Procedural Hardball in No-Confidence Motion

Last Wednesday (and not yesterday, as pengovsky originally assumed), was supposed to be the day of the clash of the titans. Or, at the very least, a clash of the tits, given the current political class in Muddy Hollows. Instead, Kar Erjavec withdrew his no-confidence motion against PM Janez Janša.

Slovenian parliament did not debate the no-confidence motion against PM Janez Janša this week.
Original image via National Assembly (source)

Technically, Komeback Karl made his move on account of Covid-19 infections and exposures on the opposition side of the aisle. Seeing as he was already four votes short of a majority, going in with two people down would make the already long odds virtually impossible. However, there was a larger game afoot, as well.

To be fair, the whole no-confidence vote thing got shaky within hours of pengovsky posting his blog entry last Friday.

Covid-19 spy strain

Namely, it just so happened that secret service SOVA head Janez Stušek attended a session of the security services oversight committee while Covid-19 positive. This threw a major spanner in the works, as this committee is a pretty big fucking deal and membership is as much a matter of prestige as it is of actual competence.

Now, why and how exactly did the spook boos-man turn himself into a biological weapon and got in prolonged contact with one tenth of the parliament, is a separate question.

Given that subsequent testing showed no new infections in the nine committee members, this can of worms will likely remain closed, but if reports that Stušek was feeling ill the day before are correct, it would not be unreasonable to look into what exactly did the main spy in the country know about his illness and when did he know it.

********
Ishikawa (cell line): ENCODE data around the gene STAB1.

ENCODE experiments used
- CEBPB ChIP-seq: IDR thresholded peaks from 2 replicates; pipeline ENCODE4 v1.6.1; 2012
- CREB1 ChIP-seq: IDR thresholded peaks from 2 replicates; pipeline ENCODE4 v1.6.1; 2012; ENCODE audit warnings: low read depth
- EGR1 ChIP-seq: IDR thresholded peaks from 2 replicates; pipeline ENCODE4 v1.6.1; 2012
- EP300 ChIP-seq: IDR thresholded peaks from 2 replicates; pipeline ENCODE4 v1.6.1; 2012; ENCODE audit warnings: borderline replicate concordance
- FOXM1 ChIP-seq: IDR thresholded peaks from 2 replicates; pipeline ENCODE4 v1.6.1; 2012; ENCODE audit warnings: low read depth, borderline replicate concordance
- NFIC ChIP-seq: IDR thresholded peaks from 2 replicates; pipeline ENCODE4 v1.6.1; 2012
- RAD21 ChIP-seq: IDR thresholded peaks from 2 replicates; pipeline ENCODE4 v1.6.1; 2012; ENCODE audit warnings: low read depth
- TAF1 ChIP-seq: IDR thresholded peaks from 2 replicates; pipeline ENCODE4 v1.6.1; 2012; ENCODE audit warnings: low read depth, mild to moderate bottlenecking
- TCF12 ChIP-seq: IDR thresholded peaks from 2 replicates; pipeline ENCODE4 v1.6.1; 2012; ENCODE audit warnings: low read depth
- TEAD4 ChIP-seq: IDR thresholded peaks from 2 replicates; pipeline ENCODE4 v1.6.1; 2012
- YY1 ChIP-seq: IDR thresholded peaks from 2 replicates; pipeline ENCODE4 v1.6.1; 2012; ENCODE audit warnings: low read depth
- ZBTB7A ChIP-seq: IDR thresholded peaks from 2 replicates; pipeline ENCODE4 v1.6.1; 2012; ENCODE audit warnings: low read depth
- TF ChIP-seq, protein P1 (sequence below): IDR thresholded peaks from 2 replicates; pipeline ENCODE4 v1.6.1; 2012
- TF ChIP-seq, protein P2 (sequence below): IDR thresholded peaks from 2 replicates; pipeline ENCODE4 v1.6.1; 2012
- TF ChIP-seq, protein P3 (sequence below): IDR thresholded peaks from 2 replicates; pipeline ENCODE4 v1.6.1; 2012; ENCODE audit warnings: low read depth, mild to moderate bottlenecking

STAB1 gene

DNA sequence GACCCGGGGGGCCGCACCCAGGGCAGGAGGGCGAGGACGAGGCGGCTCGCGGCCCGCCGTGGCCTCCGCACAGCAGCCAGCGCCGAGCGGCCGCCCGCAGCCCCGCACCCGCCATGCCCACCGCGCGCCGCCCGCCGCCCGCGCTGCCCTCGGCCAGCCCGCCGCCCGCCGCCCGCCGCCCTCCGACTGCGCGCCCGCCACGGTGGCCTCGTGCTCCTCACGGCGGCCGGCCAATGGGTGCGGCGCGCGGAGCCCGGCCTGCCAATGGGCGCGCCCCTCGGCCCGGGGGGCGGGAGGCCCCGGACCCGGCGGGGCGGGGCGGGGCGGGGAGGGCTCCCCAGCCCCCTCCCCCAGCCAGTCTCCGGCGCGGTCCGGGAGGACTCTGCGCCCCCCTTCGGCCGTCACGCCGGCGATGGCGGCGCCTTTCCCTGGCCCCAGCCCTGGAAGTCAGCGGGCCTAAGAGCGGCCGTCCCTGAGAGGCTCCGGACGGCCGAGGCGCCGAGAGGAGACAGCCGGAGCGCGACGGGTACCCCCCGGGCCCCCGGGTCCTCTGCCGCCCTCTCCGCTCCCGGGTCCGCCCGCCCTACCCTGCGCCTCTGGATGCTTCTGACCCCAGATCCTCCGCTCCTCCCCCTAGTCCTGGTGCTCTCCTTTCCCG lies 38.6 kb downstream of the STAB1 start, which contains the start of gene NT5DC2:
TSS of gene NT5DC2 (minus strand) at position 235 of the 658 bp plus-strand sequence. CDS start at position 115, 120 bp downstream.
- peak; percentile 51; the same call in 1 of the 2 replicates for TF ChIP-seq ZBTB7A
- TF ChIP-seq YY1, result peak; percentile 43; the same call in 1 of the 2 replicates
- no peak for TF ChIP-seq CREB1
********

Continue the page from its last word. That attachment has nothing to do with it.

Procedural aboutfuckery

Be that as it may, the question de la semaine was whether the parliament will debate the no-confidence motion and how to conduct a secret ballot if not all MPs can cast the vote. Seeing as neither side could be absolutely sure of the result, however, the situation soon escalated into procedural aboutfuckery that ended with Komeback Karl pulling the plug on the entire no-confidence motion.

To sum up, the issue was two-fold: Whether the parliament could postpone the debate and if not, whether the quarantened MPs could somehow cast a secret vote remotely.

The answer to both questions turned out to be negative. To be frank, the “remote secret ballot” severely pushed the limits of “there are no stupid questions” maxim, while Speaker Zorčič’s refusal to open and immediately suspend the session was just proof that the ruling coalition was just as unsure about the result as the opposition was.

Oftentimes, speakers of the parliament would go out of their way to indulge the opposition and show at least a sliver of bi-partisanship (or is that poli-partisanship in a proportional voting system?). Borut Pahor, for example, was notorious as Speaker for bending over backwards, mostly to the pleasure of one opposition leader Janša.